The Belfast writer releases her latest book for teenagers. Click Play Audio for a podcast with the author
When 15-year-old Luke Sheldon is offered a place at an American summer camp for smart kids, he thinks he's in for the trip of a lifetime. Surrounded by forests and built above a labyrinth of underground tunnels, there is more to Camp Hope than meets the eye.
Are the rumours true that three campers disappeared a few years earlier? And why does camp leader Captain Budd refuse to talk about it?
When Luke starts to find coded messages in his dorm he thinks it is a silly game - until one of his friends is attacked. Too late he discovers that he has been drawn into a horrific trap that could cost him his life.
So reads the promotional synopsis for The Trap, Belfast author Sarah Wray's latest book for teenagers.
At 232 pages, it's a relatively concise book, and shorter than Wray's début novel, The Forbidden Room. But The Trap still packs a dramatic punch.
A fast-paced tale of intrigue and survival in the American outback, it's an evident progression for the English-born author in technical terms, with a tighter plot structure and more subtle characterisation than her first outing.
The Forbidden Room was published in 2006 by Faber & Faber after Wray won the Waterstone's Wow Factor children's book competition, organised in conjunction with Faber and ITV's This Morning television programme.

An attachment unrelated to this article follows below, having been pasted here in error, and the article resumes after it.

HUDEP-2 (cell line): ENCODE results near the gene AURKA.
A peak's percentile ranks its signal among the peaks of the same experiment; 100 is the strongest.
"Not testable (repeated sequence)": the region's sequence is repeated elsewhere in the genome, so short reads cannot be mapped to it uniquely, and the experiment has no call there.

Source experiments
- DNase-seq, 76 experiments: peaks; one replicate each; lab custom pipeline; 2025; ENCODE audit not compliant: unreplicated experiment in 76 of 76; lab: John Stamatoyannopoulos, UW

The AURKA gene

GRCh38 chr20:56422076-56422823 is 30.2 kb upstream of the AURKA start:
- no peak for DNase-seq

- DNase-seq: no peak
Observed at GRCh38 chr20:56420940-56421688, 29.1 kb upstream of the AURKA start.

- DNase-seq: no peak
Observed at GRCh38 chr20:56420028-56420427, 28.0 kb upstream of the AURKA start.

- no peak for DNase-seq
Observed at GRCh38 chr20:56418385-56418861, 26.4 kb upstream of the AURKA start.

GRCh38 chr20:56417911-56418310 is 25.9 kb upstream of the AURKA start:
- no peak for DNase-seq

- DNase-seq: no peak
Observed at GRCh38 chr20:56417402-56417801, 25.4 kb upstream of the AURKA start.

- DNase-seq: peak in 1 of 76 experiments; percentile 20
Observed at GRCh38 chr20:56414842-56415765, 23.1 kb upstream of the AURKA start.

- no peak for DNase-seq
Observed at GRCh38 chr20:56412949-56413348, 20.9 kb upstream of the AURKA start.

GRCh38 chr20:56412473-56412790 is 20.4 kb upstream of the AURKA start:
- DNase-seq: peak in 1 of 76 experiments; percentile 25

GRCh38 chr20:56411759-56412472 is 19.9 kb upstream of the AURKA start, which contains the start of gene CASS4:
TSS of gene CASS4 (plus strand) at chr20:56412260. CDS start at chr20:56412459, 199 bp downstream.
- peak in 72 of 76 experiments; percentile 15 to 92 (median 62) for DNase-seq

Now, almost two years after winning the competition, Wray releases her second book with a huge sigh of relief.
'Winning a well-publicised book competition like the Wow Factor didn't mean I was home and dry,' admits Wray.
'Trying to convince publishers to take on a book without such backing is a difficult thing to pull off. I had two other books rejected before Faber agreed to publish The Trap. It was a big relief when they decided to take it on.'
Since winning the Wow Factor, life hasn't changed much for the mother of three. Having written ten unpublished books before The Forbidden Room, writing has been something for which Wray has always made time.
'When The Forbidden Room was published I had to do a lot of publicity. I was on television and radio. I remember the day the book was launched I did so many interviews, I was on BBC Newsline and Arts Extra. It was a mad experience. After that I just got back to writing.
'I've had my fair share of rejection from publishers, like all writers, I suppose. But I've always continued to write. I love it.'
With the likes of JK Rowling and Philip Pullman enticing children and teenagers back to bookshops with their coming-of-age tales of adventure and discovery, the teenage book market has never had it better.
Although Wray has ambitions to write for adults and younger children in the future, for the time being she's comfortable churning out the teenage thrillers.
'I tend to write stories aimed at teenagers, as that's what I most enjoy writing. In the future I would like to write for adults, or even for younger children. But most of my ideas feature children in perilous situations. My next book is about an Irish girl who finds herself imprisoned on Iceland. But let's see how The Trap goes first.'